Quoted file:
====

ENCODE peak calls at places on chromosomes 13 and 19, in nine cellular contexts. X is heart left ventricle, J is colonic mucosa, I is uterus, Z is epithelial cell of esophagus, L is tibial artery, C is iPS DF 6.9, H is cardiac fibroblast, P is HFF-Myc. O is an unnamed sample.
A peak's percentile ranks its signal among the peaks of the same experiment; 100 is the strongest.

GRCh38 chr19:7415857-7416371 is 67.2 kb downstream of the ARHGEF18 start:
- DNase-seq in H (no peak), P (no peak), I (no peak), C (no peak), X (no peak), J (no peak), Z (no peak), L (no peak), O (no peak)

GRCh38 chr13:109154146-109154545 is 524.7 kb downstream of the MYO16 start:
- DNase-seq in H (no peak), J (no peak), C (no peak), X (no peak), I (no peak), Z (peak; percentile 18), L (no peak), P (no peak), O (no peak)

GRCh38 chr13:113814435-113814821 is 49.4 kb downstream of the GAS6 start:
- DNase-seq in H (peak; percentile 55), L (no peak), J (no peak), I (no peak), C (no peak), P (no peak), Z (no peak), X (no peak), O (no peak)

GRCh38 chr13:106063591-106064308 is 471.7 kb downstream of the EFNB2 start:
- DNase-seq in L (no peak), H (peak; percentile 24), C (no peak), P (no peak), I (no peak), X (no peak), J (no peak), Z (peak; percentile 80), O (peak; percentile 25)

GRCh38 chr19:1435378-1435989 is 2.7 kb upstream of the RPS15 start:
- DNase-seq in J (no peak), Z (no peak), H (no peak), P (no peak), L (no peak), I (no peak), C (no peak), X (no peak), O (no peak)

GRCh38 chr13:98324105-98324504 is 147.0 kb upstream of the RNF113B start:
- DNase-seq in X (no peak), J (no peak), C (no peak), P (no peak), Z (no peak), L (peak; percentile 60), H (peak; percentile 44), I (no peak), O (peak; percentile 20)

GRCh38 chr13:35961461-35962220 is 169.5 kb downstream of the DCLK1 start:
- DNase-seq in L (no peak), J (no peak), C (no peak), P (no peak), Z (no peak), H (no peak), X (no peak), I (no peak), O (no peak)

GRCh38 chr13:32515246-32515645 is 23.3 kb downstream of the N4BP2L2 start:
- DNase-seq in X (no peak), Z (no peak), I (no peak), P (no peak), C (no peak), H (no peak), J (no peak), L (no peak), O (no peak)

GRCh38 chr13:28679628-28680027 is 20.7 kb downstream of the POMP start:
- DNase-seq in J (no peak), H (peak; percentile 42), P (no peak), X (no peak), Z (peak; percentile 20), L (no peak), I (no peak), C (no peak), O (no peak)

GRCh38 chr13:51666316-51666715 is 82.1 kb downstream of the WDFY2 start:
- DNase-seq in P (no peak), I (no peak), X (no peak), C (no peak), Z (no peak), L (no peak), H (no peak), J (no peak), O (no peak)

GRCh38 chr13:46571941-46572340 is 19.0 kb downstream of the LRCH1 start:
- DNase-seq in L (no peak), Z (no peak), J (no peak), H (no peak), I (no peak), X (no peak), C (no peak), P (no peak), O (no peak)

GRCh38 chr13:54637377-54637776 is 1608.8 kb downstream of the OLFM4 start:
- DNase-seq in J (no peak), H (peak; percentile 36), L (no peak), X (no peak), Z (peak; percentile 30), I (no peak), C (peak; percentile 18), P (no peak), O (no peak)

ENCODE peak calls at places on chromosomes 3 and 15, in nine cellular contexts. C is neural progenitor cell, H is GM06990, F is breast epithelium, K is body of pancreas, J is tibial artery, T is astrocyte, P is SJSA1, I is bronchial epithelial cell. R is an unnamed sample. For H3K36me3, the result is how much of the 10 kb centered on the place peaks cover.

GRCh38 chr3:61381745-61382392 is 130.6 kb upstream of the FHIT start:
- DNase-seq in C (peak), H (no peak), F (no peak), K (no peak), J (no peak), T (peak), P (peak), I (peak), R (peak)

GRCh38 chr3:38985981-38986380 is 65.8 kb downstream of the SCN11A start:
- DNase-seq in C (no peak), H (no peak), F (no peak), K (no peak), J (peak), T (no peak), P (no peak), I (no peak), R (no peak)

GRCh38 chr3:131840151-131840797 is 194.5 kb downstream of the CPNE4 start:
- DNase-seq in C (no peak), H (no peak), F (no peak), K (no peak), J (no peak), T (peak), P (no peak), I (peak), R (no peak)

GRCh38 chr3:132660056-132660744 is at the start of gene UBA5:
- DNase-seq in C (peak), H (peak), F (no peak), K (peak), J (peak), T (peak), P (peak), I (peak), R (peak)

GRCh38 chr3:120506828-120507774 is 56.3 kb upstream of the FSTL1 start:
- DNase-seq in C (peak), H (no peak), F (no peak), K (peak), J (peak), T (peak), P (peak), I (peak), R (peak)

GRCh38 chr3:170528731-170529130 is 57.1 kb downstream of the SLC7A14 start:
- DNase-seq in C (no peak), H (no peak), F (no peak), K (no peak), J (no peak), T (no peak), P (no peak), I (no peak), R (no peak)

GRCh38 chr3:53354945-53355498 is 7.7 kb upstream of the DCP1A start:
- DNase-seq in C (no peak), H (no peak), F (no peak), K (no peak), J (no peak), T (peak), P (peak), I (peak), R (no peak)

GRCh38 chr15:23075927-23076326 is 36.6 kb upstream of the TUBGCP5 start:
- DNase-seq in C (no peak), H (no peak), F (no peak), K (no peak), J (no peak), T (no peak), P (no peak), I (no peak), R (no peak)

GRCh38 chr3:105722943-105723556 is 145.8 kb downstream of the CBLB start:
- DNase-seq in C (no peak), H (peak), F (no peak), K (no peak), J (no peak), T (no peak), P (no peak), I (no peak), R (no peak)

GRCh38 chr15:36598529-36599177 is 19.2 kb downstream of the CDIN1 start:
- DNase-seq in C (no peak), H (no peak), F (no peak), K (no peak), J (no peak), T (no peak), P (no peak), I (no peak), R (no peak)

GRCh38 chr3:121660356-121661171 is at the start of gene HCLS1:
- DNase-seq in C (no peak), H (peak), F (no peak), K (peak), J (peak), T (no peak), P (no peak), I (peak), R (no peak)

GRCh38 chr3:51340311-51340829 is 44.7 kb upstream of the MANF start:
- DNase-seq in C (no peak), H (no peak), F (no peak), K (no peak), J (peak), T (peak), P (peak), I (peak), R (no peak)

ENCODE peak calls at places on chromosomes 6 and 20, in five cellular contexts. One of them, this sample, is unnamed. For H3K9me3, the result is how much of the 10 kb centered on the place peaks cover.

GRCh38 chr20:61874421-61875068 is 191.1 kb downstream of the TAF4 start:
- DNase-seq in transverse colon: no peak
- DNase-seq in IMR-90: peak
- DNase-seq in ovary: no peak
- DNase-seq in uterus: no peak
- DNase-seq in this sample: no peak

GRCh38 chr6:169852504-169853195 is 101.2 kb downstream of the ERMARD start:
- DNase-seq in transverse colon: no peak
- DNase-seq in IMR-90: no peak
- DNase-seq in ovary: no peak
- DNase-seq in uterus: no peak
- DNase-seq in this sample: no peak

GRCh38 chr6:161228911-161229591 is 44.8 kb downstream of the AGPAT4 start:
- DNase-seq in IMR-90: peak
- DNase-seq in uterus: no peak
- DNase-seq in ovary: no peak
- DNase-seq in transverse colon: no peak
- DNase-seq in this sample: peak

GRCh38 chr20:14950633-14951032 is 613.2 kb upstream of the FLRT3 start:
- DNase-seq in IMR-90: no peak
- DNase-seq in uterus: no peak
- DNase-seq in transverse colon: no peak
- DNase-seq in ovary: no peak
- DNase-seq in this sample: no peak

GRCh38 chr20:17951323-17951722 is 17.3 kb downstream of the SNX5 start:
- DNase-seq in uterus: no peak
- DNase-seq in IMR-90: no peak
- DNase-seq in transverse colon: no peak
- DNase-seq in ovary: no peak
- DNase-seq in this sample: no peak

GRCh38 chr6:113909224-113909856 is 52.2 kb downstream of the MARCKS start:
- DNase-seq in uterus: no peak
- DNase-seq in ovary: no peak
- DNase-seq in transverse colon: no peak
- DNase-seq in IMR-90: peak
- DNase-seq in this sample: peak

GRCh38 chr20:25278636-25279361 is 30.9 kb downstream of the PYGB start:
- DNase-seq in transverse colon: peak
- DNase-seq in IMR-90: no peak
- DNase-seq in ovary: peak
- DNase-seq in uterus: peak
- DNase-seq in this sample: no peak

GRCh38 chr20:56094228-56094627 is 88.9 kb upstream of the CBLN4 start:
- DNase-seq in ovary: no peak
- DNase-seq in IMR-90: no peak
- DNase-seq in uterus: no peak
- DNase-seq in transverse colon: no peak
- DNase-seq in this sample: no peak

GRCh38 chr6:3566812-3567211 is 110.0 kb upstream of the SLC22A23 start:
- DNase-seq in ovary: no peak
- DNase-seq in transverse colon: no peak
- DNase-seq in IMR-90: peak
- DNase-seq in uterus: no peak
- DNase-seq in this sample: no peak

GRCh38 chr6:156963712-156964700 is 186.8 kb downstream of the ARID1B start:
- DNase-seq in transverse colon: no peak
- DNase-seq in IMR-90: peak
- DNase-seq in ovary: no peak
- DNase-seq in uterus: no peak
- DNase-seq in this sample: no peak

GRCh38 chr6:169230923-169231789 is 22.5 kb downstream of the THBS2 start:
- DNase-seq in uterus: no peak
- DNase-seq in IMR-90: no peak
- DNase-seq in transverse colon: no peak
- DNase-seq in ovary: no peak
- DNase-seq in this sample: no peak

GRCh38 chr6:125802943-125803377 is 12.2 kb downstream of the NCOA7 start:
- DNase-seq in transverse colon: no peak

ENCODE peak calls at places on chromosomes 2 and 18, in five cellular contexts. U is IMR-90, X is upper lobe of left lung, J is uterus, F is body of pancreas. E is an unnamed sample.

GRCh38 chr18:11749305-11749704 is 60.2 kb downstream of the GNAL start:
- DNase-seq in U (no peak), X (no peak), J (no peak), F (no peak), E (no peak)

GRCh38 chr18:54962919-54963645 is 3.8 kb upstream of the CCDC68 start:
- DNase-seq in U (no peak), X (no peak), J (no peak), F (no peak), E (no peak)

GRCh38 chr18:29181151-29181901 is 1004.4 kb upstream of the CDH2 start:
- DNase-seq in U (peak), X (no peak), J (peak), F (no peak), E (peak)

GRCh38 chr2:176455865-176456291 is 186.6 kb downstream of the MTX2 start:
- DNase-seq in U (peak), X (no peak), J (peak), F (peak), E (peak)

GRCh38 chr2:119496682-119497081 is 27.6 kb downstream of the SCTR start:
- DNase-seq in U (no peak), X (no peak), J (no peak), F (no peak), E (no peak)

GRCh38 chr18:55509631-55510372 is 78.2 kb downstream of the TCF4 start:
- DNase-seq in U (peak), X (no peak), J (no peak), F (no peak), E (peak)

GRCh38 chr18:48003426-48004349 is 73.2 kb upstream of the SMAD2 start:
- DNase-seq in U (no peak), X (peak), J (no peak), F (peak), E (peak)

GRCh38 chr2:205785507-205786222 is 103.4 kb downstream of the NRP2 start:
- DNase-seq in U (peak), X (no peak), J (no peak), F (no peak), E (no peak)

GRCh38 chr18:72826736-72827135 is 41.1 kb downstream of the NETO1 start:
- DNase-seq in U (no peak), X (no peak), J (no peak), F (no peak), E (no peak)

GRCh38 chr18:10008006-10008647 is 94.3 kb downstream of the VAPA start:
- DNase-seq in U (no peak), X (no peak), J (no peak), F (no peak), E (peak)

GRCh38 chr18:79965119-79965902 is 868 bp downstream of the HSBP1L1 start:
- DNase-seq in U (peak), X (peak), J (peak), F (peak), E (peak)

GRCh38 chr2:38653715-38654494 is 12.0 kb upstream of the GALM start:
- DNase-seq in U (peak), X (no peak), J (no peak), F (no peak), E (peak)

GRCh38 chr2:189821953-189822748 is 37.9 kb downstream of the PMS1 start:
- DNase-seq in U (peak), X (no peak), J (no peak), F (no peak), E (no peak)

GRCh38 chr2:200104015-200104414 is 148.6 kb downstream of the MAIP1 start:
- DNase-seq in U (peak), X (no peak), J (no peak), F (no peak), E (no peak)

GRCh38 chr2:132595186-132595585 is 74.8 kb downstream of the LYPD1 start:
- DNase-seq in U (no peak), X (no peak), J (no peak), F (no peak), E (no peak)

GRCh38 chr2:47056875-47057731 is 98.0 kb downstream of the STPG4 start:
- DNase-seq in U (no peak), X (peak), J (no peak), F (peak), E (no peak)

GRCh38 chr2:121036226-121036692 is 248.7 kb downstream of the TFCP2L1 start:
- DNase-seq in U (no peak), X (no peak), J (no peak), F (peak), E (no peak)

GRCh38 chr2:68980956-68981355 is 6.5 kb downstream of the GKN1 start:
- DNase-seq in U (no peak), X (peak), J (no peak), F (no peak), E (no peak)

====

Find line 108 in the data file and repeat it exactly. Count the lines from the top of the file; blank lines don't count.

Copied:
- DNase-seq in transverse colon: no peak